Tuesday, September 23, 2014

The Art of Hearing Heartbeats by Jan-Philipp Sendker

I volunteered to pick the next selection for my book club.  Being a librarian makes this a somewhat daunting task...there is an inherent pressure that I have to  pick a "good" book, a book that will inspire discussion and perhaps even debate.  I think I hit the mark with Jan-Philipp Sendker's The Art of Hearing Heartbeats.  This is such a beautifully written story with characters that both break your heart and make you want to cry tears of happiness.  The location is just the proverbial cherry on top - twentieth century Burma - exotic and mysterious and wonderful.  The only question is what am I going to serve for dinner?

"Only a few days earlier he had explained to her that he did not merely read books but traveled with them, that they took him to other countries and unfamiliar continents, and that with their help he was always getting to know new people, many of whom even became his friends." Pg. 128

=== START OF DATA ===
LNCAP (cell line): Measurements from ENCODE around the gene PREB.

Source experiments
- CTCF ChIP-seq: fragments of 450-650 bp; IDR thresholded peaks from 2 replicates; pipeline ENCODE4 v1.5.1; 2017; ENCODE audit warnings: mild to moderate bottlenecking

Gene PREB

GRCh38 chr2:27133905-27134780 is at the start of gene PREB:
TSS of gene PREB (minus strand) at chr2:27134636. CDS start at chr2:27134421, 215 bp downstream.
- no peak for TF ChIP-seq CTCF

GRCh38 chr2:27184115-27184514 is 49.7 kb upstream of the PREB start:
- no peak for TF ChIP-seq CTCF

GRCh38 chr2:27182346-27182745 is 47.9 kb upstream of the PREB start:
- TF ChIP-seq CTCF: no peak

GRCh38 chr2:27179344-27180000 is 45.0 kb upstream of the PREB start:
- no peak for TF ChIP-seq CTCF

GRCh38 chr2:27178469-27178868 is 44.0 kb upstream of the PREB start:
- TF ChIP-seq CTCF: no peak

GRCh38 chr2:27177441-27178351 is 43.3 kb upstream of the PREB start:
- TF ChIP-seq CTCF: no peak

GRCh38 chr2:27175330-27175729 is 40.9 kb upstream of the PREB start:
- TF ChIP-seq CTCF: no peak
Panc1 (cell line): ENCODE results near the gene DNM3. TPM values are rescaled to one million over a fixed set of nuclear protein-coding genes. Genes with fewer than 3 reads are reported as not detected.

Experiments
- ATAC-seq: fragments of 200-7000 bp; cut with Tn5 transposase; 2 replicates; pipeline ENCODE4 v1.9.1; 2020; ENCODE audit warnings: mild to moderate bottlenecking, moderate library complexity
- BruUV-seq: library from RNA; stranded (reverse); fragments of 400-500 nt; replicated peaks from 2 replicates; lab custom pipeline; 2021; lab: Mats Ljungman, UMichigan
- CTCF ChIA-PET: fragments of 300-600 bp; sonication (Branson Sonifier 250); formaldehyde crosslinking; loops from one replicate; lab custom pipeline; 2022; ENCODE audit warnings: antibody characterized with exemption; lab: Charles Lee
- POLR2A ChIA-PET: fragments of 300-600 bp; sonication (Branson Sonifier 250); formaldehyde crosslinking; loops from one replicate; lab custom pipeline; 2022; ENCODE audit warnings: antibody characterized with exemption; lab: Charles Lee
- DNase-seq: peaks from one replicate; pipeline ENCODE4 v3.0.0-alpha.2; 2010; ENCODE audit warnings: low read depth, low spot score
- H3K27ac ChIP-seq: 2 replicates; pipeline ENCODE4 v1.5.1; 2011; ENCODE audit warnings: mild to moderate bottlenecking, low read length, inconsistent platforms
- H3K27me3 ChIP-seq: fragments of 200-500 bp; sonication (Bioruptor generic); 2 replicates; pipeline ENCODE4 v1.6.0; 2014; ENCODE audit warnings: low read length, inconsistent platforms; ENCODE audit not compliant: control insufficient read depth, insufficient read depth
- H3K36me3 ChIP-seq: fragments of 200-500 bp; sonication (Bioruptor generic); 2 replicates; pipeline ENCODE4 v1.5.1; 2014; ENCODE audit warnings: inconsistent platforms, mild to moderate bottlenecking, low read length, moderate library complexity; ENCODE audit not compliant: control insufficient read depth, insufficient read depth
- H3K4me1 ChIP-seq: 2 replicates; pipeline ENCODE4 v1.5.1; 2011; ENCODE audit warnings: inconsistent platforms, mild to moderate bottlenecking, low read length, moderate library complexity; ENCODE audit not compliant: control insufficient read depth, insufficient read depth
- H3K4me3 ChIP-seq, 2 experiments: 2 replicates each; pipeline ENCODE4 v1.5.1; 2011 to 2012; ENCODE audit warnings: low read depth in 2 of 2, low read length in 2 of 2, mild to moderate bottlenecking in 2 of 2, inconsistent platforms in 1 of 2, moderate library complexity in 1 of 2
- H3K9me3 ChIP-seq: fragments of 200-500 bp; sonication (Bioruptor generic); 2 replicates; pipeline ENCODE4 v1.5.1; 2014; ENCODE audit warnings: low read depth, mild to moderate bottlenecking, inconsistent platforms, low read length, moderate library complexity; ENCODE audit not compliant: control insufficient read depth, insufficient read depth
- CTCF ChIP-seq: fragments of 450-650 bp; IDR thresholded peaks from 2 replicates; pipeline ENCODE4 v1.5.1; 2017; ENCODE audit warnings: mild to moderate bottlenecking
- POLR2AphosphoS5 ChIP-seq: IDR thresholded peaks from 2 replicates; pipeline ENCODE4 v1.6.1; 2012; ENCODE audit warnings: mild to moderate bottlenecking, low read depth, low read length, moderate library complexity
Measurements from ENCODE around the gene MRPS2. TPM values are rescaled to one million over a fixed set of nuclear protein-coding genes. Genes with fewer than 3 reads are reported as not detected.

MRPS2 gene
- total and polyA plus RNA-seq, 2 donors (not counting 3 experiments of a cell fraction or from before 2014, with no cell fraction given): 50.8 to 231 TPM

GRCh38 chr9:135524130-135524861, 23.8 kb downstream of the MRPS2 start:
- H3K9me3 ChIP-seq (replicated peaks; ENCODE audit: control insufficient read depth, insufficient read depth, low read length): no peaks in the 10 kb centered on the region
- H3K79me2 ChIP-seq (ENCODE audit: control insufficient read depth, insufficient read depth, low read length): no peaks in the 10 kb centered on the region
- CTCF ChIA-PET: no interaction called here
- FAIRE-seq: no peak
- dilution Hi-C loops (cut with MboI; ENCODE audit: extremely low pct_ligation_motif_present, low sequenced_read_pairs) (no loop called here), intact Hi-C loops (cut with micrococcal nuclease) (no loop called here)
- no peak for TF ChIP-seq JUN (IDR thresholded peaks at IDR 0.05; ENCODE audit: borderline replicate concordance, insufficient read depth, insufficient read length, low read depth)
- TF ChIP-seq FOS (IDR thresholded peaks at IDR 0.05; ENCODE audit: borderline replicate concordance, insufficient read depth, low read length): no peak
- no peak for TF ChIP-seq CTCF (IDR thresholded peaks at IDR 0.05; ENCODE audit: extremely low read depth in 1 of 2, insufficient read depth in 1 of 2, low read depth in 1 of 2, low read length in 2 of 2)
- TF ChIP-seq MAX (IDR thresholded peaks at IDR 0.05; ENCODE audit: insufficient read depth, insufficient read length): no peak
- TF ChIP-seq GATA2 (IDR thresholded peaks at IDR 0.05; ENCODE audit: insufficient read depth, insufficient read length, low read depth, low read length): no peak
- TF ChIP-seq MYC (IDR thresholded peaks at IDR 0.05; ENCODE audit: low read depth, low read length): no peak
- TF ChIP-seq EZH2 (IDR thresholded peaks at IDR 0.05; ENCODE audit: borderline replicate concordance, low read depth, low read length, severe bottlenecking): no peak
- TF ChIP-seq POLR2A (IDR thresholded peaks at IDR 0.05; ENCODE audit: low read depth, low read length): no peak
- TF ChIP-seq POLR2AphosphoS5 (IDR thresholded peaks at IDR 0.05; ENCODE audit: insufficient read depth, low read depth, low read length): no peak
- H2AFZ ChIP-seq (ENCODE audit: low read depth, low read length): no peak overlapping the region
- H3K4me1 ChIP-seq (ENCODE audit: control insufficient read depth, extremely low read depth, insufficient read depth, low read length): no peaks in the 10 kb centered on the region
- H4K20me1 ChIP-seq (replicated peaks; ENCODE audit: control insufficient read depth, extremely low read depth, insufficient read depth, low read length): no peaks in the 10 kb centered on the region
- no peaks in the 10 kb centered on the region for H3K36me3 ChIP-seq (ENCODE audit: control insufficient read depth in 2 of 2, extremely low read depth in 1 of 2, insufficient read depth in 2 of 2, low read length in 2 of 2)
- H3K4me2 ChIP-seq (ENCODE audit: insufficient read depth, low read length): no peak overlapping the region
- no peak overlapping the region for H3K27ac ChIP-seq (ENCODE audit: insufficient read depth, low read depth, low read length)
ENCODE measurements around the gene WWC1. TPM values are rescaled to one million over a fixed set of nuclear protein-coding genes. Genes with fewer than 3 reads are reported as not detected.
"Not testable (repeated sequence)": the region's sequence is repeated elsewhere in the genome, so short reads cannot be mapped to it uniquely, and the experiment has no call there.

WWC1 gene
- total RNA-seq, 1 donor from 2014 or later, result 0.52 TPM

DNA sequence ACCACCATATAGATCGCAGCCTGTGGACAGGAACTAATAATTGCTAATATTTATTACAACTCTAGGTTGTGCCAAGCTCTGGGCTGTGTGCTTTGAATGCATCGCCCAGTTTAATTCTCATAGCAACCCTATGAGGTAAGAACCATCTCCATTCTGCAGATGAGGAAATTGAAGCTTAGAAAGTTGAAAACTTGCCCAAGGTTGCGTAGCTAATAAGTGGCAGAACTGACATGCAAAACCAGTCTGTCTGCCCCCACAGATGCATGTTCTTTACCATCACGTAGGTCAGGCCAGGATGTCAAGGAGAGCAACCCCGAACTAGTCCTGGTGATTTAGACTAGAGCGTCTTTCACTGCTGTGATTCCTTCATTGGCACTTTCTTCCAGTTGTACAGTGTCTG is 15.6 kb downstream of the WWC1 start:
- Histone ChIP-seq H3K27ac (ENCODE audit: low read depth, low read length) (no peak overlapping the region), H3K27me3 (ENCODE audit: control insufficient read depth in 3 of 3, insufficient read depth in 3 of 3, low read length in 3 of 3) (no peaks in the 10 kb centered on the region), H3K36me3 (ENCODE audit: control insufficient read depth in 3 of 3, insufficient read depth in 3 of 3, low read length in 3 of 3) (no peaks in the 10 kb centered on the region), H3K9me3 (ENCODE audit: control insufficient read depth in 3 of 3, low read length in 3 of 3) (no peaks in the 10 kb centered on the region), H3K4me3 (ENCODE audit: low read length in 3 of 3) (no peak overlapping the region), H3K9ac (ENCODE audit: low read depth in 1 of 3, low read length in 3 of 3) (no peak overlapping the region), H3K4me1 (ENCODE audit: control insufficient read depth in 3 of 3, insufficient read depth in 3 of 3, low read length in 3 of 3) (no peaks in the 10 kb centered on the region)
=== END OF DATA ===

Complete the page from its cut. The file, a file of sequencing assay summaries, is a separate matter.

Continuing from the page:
From Booklist
Already a huge hit in Europe, Sendker’s debut is a lush tale of romance and family set in mid-twentieth-century Burma. Four years after her father mysteriously disappeared, Julia Win traces him to the small town of Kalaw after finding a love letter among his possessions addressed to a woman named Mi Mi. In Kalaw, an old man named U Ba approaches her, promising to tell her the story of her father’s life before he came to New York and met her mother. As a child, Tin Win was abandoned by his mother, who was told by an astrologer the boy was cursed. At 10, Tin Win gradually goes blind. He’s taken in by a kindly neighbor, who finds him a home at a local monastery. It is there that he meets Mi Mi, whose crippled legs make her as much of an outsider as Tin Win. Their natural camaraderie quickly turns into love, but their happiness is brief. A beautiful tale bound to enchant readers on this side of the Atlantic. --Kristine Huntley

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